Over the last two decades, the cost of higher education has exploded in the United States. According to the latest data from Student Loan Hero, Americans collectively hold more than $1.5 trillion in student loan debt. Alarmingly, student loans are starting to cause serious problems in many marriages. CNBC reports that nearly 13 percent of divorcing couples surveyed cited student debt as one of the major causes of their separation. If you are getting divorced and you or your partner has student loans, you need to be prepared for how these debts will be handled in your separation and divorce.
Student Debt May Be Subject to Equitable Distribution in Virginia
Under Virginia law (Virginia Code § 20-107.3), marital assets and marital liabilities are subject to equitable distribution. In the most simple terms, this means that all marital property — potentially including student loans — will be divided in a “fair” manner. On the other hand, separate property is not subject to equitable distribution. Likewise, separate debts are not subject to distribution. If a student loan is deemed to be separate and thus non-marital, it is the sole obligation of the partner who took out the loan. If you and your spouse are getting divorced in Virginia and one or both of you have student debt, you need to determine whether or not those loans are marital debt.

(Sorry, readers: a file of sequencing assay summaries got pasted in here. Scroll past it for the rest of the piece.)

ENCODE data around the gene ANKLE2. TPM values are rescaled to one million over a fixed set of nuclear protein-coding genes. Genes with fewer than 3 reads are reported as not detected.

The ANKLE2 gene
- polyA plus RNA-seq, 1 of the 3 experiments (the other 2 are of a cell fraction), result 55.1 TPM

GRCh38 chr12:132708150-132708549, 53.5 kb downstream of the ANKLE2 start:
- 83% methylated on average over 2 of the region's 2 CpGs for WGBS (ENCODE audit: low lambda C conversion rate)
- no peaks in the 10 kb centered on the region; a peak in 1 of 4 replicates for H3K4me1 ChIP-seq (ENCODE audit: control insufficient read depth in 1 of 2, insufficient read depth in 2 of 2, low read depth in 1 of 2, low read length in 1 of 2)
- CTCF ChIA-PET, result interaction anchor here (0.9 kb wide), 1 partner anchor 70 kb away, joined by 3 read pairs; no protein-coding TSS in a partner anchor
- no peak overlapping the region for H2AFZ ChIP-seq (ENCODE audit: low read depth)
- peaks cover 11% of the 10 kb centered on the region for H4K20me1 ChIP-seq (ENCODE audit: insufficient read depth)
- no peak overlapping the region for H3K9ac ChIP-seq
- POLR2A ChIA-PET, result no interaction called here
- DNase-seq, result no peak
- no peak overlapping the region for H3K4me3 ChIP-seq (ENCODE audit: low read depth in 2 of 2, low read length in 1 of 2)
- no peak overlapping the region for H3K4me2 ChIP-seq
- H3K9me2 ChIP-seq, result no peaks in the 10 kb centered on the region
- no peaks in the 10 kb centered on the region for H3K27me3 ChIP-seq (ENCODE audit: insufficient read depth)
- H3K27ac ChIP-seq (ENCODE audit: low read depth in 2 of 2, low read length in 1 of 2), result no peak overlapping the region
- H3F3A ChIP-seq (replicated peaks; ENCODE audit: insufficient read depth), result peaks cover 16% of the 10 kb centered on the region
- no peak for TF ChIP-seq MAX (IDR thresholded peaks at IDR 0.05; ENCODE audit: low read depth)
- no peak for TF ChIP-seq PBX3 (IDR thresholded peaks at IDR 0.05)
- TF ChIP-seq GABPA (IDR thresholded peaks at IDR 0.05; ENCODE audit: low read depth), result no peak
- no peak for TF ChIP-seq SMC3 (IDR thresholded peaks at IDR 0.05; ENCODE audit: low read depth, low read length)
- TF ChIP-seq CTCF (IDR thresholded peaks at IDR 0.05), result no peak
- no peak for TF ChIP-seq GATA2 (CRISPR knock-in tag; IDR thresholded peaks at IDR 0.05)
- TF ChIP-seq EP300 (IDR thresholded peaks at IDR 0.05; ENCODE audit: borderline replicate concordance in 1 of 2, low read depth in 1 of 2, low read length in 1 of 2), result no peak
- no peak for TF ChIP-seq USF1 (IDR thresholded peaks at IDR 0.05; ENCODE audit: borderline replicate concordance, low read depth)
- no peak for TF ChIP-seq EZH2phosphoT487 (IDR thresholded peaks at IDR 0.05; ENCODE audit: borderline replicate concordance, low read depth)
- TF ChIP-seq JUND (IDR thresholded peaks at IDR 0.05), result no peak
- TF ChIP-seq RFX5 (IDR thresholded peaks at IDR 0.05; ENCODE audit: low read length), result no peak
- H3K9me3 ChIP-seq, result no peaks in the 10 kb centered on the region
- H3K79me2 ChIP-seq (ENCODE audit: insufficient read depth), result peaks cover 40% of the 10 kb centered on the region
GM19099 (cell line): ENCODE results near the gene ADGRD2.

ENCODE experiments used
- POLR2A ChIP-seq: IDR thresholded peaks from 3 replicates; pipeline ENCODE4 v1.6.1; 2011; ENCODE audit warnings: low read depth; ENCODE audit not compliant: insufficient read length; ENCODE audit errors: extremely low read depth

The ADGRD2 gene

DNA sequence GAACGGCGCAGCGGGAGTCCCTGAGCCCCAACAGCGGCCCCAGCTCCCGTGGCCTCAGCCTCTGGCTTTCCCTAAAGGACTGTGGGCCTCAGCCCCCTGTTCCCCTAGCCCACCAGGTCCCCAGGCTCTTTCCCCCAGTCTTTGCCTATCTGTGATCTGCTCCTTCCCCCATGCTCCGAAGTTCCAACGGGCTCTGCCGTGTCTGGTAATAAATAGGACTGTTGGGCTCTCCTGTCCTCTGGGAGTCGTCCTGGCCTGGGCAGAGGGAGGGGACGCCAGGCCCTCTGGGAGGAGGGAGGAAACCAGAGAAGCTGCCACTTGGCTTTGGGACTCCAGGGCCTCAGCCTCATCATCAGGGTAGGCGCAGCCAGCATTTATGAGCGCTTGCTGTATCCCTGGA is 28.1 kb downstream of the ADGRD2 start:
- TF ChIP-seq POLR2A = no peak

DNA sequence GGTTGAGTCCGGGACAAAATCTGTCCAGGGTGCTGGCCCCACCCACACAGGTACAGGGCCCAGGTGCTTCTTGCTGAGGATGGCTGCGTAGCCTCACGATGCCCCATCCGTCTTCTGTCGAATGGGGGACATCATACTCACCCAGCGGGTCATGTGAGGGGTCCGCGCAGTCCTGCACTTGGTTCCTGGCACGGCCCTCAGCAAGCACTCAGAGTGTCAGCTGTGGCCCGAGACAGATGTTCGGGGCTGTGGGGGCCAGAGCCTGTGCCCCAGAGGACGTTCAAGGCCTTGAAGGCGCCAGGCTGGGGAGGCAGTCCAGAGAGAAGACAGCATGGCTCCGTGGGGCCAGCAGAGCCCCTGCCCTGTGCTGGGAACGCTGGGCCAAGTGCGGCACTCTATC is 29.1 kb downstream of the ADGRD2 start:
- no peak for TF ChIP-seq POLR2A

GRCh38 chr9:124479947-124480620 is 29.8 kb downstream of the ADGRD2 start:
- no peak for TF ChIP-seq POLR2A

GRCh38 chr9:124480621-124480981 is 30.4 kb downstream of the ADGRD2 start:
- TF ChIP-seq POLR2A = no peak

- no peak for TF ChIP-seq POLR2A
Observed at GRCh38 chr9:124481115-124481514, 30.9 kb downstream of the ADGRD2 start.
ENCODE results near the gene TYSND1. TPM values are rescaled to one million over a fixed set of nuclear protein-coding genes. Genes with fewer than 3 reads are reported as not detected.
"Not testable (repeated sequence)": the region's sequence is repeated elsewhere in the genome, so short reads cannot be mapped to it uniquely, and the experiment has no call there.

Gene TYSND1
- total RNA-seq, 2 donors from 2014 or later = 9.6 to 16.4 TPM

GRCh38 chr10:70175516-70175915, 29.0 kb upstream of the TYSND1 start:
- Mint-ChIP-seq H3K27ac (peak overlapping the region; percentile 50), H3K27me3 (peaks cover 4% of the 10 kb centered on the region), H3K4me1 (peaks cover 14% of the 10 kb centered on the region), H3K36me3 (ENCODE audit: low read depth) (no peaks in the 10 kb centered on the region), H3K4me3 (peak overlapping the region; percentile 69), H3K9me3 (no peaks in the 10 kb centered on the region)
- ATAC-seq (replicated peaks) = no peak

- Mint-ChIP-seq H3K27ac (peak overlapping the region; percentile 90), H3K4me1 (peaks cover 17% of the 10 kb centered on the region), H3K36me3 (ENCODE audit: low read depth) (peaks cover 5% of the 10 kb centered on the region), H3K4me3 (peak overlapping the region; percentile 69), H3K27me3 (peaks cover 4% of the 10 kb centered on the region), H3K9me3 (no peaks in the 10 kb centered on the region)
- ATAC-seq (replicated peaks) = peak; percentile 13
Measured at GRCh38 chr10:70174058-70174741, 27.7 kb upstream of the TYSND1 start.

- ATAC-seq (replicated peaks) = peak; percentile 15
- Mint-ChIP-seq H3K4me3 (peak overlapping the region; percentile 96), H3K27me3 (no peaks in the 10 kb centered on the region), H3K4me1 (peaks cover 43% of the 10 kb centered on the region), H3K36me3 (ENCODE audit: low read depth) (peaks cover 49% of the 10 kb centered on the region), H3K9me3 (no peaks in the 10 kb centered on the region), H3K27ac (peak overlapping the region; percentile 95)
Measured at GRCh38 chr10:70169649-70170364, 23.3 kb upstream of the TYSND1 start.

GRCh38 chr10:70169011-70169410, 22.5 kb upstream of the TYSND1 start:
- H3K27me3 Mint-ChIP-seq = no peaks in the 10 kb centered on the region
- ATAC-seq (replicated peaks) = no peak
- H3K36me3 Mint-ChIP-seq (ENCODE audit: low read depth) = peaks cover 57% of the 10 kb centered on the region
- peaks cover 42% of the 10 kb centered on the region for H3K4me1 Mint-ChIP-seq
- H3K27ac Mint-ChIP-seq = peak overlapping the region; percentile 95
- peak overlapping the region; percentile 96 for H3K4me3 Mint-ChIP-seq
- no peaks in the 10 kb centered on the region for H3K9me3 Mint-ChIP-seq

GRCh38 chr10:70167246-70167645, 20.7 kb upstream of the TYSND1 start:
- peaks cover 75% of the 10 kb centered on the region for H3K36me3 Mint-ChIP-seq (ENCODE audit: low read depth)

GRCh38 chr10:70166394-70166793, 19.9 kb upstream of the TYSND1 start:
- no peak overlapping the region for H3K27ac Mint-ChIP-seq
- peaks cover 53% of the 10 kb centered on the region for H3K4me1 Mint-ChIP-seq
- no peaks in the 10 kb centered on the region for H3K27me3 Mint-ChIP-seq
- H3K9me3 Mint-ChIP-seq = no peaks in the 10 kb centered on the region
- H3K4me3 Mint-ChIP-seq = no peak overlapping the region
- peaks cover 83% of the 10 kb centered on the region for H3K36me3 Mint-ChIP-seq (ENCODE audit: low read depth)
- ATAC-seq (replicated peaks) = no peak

Determining if Student Debt is a Marital Obligation
In determining how to deal with student loans in a divorce, Virginia courts have the authority to consider a number of different factors. In most cases, the most important factor is when the student loan debt was incurred. A loan taken out during the course of the marriage is generally considered to be a marital debt. While there are certainly some exceptions to that rule, there is a presumption that both partners share responsibility for that cost.
Student loans taken out before the marriage began can be more complicated. While they are often considered to be a separate debt, just like with separate assets, there are circumstances in which they could conceivably be “transmuted” into marital debts. Property and debt obtained prior to the start of a marriage is usually separate property, unless there is good cause to show otherwise. With student loans, separate debt may become marital debt if there was an active agreement or if it was refinanced and/or consolidated with other marital debts, among other circumstances.
Contact Our Fairfax Divorce Lawyers Today
At Duff & Kronfeld, P.C., our Virginia family lawyers have deep experience handling issues of debt division and divorce. If you are in a dispute over student loans, we are here to help. To schedule a fully confidential family law consultation, please do not hesitate to contact us today. From our office in Fairfax, we serve communities throughout Northern Virginia, including Fairfax, Loudoun and Prince William Counties.